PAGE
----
This spring Cathy planted some zinia and marigold seeds. She’s talked about doing that for a few years but this year she actually got them planted. They grew under a plant light in our dining room in the late winter and into the early spring. They probably were started a little early because by the time it was safe to plant them outside they were a bit leggy and had already started to bloom. Still, I’d say they constituted a success. This one is growing in a pot on the back patio and it has pretty flowers. Not a lot of them, but every little bit counts.
Tagged With: Tender Annual
My back was up to a full day’s work today. Although there were a few rough spots I made it through, trying to get up now and then to move around (because “Motion is Lotion” as they say). When I got home I took pictures of various flowers in the back yard. I really thought it would be pushing it to get down on the ground for photography. I did for the caterpillar photo yesterday but getting back up was a chore. So, I sat in a chair and photographed what was all around, including blue Lobelia, butterfly weed, Lantana, and a few other flowers. I like the Cleome with the black-eyed Susan flowers behind it.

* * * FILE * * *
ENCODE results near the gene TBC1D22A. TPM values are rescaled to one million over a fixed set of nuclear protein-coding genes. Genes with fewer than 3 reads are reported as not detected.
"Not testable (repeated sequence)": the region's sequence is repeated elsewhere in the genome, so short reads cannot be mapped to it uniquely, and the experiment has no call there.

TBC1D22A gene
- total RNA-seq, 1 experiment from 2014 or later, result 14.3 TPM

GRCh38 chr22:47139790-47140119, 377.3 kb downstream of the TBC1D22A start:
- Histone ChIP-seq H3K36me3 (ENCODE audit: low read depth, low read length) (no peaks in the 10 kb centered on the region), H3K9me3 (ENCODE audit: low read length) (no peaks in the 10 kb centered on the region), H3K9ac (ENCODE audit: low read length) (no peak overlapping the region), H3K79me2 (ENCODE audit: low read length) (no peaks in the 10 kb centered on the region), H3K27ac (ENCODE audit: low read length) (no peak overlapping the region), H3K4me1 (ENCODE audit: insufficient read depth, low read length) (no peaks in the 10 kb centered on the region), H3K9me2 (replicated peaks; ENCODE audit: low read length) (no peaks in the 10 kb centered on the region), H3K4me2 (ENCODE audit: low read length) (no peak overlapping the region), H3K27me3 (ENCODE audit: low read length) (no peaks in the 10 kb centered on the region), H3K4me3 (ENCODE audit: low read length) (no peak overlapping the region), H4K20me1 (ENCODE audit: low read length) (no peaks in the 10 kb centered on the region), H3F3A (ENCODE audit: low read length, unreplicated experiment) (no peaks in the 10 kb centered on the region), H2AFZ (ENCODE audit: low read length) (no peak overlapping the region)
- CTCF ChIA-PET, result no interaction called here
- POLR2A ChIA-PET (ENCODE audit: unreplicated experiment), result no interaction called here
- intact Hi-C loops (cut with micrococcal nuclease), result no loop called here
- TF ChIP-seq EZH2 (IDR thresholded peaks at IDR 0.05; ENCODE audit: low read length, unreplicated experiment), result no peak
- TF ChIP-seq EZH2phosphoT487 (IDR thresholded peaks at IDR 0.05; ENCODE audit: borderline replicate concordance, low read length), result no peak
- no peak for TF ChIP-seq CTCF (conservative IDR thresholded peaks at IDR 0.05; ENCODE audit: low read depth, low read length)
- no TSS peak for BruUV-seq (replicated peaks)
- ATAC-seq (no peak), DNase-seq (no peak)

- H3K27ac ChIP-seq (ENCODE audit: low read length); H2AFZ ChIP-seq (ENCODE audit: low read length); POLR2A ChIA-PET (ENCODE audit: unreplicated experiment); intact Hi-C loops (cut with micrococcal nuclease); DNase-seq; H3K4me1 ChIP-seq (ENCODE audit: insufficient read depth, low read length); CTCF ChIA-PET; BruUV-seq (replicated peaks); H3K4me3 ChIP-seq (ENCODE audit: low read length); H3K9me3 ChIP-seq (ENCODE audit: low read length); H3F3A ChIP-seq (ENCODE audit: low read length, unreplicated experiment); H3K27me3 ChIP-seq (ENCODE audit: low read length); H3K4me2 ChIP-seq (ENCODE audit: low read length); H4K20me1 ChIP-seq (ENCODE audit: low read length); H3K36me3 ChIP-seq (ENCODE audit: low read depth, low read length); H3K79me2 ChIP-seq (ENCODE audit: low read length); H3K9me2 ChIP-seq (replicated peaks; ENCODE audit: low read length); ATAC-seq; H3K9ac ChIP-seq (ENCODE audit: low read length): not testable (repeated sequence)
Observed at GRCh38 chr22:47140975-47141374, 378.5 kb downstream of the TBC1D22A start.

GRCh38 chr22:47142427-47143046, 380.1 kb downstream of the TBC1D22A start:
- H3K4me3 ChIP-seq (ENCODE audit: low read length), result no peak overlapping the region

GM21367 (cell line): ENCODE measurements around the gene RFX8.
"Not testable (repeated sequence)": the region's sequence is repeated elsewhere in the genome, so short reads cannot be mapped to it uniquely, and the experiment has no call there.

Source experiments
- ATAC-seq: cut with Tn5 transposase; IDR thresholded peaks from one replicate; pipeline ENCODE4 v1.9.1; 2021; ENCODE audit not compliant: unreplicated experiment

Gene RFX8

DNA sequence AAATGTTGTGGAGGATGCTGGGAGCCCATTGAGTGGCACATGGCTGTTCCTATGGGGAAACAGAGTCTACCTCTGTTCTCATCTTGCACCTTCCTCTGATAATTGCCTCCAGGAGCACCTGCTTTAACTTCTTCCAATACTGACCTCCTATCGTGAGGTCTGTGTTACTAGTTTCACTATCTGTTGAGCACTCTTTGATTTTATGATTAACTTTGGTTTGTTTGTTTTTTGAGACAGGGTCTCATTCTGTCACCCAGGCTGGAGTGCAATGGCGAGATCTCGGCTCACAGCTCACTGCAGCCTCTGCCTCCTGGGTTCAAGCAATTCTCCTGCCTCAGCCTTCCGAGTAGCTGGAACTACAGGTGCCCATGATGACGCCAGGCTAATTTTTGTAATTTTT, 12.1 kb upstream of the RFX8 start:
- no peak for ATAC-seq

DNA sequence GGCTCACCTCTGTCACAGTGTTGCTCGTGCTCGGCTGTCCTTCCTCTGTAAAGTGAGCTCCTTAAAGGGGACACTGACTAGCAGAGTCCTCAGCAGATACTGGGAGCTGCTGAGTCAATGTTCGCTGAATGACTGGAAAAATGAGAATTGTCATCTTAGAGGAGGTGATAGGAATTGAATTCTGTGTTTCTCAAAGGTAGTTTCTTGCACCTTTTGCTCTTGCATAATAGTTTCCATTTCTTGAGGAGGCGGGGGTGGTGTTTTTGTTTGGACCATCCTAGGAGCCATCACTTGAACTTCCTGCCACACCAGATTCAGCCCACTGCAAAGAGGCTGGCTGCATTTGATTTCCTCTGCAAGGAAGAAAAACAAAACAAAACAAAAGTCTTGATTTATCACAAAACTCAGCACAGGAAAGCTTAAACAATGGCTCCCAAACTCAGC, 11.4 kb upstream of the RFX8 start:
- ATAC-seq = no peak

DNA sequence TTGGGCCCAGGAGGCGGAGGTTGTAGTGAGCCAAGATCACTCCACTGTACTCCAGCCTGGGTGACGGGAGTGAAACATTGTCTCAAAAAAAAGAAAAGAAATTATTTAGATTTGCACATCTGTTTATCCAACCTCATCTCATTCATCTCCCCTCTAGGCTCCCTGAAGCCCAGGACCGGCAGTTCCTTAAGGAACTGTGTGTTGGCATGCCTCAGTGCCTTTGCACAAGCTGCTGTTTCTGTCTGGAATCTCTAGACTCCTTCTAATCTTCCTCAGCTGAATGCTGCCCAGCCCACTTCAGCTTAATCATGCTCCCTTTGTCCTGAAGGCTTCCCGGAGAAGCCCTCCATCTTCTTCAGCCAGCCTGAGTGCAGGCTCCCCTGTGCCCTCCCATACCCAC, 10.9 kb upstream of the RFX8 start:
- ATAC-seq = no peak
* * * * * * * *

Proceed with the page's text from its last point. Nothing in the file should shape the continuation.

On Sunday, as I mentioned, we went to Stadler Nursery in Laytonsville. Cathy bought a few things, including two Cleome plants, one white and one very pale pink. The white one, shown here, is called ‘Senorita Blanca’ and the other is ‘Senorita Mi Amor’. We’ve had Cleome ‘Senorita Rosalita’ in the past and these are (I assume) related plants with different coloration. My understanding is that they are sterile and will not self-seed, which is both good and bad. Annuals that do self-seed can become a real nuisance and get out of control. But some, if they only just manage to hold on, are really nice. Nigela is a good example of the latter. In our experience, it just self-seeds enough that we have it for a few years before needing to plant more. Other annuals, of course, go totally native and sterile plants are a real boon.
In the small garden where the county once had an oak tree, down by the road, Cathy has been growing mostly annuals each summer. We got a lot less done in the yard this year but she did manage to get a bunch of zinnia and marigold plants in the ground. There is Pachysandra terminalis already growing around the bed but she has kept the center, where the tree was, clear for her annuals. There is also Conoclinium coelestinum (Blue Mistflower), a slightly invasive herbaceous perennial, but she pulls out enough each year to keep things balanced. The blue of the Conoclinium goes well with the yellow and orange of the zinnias and marigolds.